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Thousands of demonstrators gather at the Jungfernstieg in Hamburg during one of many Global Climate Strikes in September. (Photo: Axel Heimken/Picture Alliance via Getty Images)

Individuals Cannot Undo Colonialism

I'm convinced the only way to effectively deal with climate change is to build the power of Black, Brown, Indigenous and low-income communities who are first and worst impacted by climate chaos and have suffered the most from colonization.

Taari Coleman

The most recent report from the International Panel on Climate Change (IPCC) has finally named the connections that frontline communities have been pointing out since the inception of the climate justice movement. This report once again warns we're rapidly running out of time to "secure a livable future," but for the first time since the IPCC began issuing its global climate assessments in 1988, it goes on to establish a direct relationship between colonization and climate change.

Colonialism inspired the devaluing of human life for the sake of owning property, which became synonymous with power.

Colonialism inspired the devaluing of human life for the sake of owning property, which became synonymous with power. Conversations about climate change with people who look like me–Black, from and with family still living in under prioritized communities–often involve very tired people who are aware that climate change is not their fault. But they also are under the impression that it is so out of their control that they can do nothing to change it, or that their contributions won't matter. Conversations about climate change with people who don't look like me tend to involve lifestyle activism and green consumerism. It used to confuse me, but this report pulls the situation into clearer focus. The mindset driving colonialism prioritizes individual benefit over collective well-being, human comfort at the detriment of all other species.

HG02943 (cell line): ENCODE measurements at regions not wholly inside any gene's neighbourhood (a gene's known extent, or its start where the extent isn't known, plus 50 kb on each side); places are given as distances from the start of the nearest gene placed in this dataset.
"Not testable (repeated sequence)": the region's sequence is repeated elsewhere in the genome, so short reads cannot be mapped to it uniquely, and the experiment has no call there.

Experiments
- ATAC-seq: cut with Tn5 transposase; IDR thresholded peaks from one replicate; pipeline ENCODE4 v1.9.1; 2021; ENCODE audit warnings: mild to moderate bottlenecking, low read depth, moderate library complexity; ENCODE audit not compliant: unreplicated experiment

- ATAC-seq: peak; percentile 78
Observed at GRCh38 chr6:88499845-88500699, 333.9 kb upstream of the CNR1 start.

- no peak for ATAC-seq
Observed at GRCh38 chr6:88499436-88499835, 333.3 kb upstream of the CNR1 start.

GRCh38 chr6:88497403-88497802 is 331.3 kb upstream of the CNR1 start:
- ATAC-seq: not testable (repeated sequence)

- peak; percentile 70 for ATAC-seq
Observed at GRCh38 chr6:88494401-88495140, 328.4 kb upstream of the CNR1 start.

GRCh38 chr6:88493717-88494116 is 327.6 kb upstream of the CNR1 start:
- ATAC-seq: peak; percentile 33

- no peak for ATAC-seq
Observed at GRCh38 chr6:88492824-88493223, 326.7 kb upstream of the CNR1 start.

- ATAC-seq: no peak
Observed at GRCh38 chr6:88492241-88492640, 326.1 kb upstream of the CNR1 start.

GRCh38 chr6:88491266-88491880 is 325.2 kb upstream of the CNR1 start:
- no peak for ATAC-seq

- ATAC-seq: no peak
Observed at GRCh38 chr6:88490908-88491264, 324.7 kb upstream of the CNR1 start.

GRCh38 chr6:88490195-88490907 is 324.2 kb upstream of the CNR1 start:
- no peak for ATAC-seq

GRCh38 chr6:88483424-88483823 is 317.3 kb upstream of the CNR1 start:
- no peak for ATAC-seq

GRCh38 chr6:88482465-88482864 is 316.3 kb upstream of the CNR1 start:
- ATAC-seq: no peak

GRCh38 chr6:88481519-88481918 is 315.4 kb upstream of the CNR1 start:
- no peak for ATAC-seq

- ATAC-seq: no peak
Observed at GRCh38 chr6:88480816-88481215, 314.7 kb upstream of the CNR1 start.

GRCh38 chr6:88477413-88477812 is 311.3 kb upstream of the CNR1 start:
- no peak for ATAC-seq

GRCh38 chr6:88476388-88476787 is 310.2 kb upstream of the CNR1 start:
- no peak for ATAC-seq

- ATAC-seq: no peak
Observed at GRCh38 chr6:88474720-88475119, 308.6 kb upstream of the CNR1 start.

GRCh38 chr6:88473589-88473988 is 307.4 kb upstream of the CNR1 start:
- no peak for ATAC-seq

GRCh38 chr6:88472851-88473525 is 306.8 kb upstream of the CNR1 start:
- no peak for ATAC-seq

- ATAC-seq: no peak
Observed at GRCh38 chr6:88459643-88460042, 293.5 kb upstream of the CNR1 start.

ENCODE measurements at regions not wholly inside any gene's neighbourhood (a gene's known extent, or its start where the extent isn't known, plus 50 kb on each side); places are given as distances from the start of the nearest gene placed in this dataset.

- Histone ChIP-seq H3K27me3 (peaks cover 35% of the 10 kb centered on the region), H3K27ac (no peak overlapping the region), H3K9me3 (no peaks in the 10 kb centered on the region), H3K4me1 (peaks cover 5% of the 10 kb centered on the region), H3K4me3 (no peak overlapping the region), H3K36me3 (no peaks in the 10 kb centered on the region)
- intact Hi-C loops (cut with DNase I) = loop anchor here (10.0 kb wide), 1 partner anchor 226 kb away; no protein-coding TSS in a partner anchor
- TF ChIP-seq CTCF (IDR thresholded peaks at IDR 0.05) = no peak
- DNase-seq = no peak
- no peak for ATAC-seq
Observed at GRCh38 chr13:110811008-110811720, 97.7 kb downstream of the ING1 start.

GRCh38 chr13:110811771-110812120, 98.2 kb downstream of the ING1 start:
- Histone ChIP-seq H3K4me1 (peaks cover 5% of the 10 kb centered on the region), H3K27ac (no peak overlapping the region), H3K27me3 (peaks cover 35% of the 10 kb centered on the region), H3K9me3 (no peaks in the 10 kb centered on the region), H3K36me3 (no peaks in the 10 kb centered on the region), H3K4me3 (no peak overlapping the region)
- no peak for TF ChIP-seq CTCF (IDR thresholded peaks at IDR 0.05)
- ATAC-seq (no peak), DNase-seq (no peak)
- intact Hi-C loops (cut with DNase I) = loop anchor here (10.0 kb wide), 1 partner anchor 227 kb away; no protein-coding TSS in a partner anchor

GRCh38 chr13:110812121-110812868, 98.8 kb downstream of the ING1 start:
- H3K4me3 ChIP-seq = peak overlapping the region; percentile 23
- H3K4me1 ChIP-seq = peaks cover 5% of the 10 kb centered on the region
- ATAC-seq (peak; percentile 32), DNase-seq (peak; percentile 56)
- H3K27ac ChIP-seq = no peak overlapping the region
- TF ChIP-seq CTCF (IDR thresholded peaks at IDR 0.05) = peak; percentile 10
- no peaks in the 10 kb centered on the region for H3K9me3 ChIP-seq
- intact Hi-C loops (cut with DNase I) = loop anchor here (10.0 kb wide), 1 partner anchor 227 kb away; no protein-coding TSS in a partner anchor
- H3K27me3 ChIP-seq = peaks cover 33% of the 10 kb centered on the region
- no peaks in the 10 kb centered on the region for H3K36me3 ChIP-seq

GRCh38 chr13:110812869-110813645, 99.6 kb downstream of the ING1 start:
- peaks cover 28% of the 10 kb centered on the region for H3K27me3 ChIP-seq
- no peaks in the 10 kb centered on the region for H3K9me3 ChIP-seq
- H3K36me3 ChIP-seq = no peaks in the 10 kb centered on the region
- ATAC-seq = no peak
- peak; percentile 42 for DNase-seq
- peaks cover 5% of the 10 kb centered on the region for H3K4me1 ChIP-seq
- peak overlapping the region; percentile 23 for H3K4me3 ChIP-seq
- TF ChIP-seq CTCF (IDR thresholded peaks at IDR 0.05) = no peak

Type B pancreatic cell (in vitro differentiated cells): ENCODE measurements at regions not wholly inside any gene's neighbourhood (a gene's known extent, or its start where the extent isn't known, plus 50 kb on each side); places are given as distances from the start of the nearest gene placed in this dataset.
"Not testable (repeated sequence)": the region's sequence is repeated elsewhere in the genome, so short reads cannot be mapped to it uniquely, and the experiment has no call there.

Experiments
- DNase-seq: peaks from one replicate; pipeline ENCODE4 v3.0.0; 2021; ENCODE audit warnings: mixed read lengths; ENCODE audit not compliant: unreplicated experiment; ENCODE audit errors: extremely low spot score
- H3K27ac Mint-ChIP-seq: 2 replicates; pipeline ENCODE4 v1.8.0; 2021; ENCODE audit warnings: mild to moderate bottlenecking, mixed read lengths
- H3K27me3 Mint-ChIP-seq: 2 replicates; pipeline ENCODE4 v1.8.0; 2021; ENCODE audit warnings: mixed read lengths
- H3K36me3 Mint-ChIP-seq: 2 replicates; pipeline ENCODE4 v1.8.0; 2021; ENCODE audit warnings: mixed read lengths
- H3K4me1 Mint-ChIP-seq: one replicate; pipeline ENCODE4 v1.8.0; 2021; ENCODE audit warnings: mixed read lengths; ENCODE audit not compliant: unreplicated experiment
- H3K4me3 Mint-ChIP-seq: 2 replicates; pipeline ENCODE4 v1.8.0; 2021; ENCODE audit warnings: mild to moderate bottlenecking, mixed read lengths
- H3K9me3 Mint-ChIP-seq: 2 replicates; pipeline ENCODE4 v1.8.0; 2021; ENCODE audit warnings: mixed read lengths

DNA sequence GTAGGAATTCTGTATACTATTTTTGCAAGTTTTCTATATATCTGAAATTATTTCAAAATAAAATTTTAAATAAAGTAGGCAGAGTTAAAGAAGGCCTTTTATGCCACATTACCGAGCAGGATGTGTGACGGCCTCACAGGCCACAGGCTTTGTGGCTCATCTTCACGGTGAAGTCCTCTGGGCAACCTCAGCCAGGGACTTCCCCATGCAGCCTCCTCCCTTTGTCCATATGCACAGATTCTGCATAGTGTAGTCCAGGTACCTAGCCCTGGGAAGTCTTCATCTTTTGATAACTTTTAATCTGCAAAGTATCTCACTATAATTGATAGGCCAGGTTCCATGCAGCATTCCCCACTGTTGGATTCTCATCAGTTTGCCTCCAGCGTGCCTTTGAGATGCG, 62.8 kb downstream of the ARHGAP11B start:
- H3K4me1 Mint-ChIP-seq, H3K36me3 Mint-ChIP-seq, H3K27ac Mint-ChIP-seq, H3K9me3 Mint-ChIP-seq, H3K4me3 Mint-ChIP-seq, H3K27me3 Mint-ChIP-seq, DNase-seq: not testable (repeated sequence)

Many people are now considering how they can get involved in the climate movement, which makes me think of the IPCC report that came out in 2014. At that time, people were getting really jazzed about saving the turtles. Ads came out about these reusable straws intended to cut down on plastics that end up in the ocean, which would, in turn, save the turtles. There was a viral video of the turtle with a plastic straw stuck through its nose and everyone felt really bad. I felt really bad, so I bought reusable straws. I'm certainly not alone in choosing more sustainable habits. Well-intentioned people have been taking steps to reduce their carbon footprint; they've been carpooling, purchasing reusable water bottles and buying local upcycled products. Yet here we are, with thousands of scientists from the IPCC sounding every alarm because we're in worse danger than ever.

Focusing on individual actions keeps us distracted from the real culprits and confused about the real solutions. Despite the countless actions individuals have undertaken, those who are actually responsible for this crisis–corporate executives and the governmental decision-makers they fund–have not made any fundamental changes at the scale that is required to avert a cataclysm.

I'm convinced the only way to effectively deal with climate change is to build the power of Black, Brown, Indigenous and low-income communities who are first and worst impacted by climate chaos and have suffered the most from colonization. These are the communities where loved ones are dying from preventable pollution and disasters that lifestyle changes won't fix. We need more collective action that holds decision-makers accountable.

If you're wondering what you can do to help deal with the climate crisis, join an organization that's a part of the climate justice movement. Here's a letter from 1,140 organizations across the nation that are part of the Build Back Fossil Free Coalition which recently called on President Biden to use his Executive powers to immediately 1) ban all new oil and gas contracts on federal areas, 2) stop approving fossil fuel projects, and 3) declare a climate emergency under the National Emergencies Act that will unlock special powers to fast track renewable projects that will benefit us all. We know that the situation our world is in is not any one individual's fault, and we should also know that the path forward is one that must be taken together. Regardless of how climate change is discussed, the conversation should always consider accountability, responsibility, and collective action.


Our work is licensed under Creative Commons (CC BY-NC-ND 3.0). Feel free to republish and share widely.
Taari Coleman

Taari Coleman

Taari Coleman is the Director of Community & Cultural Engagement at the North Carolina Climate Justice Collective and is an artist living in Durham, NC and focused on storytelling, spending time in nature, thinking about connection, relationships, learning, movement, and truth in all its forms. 

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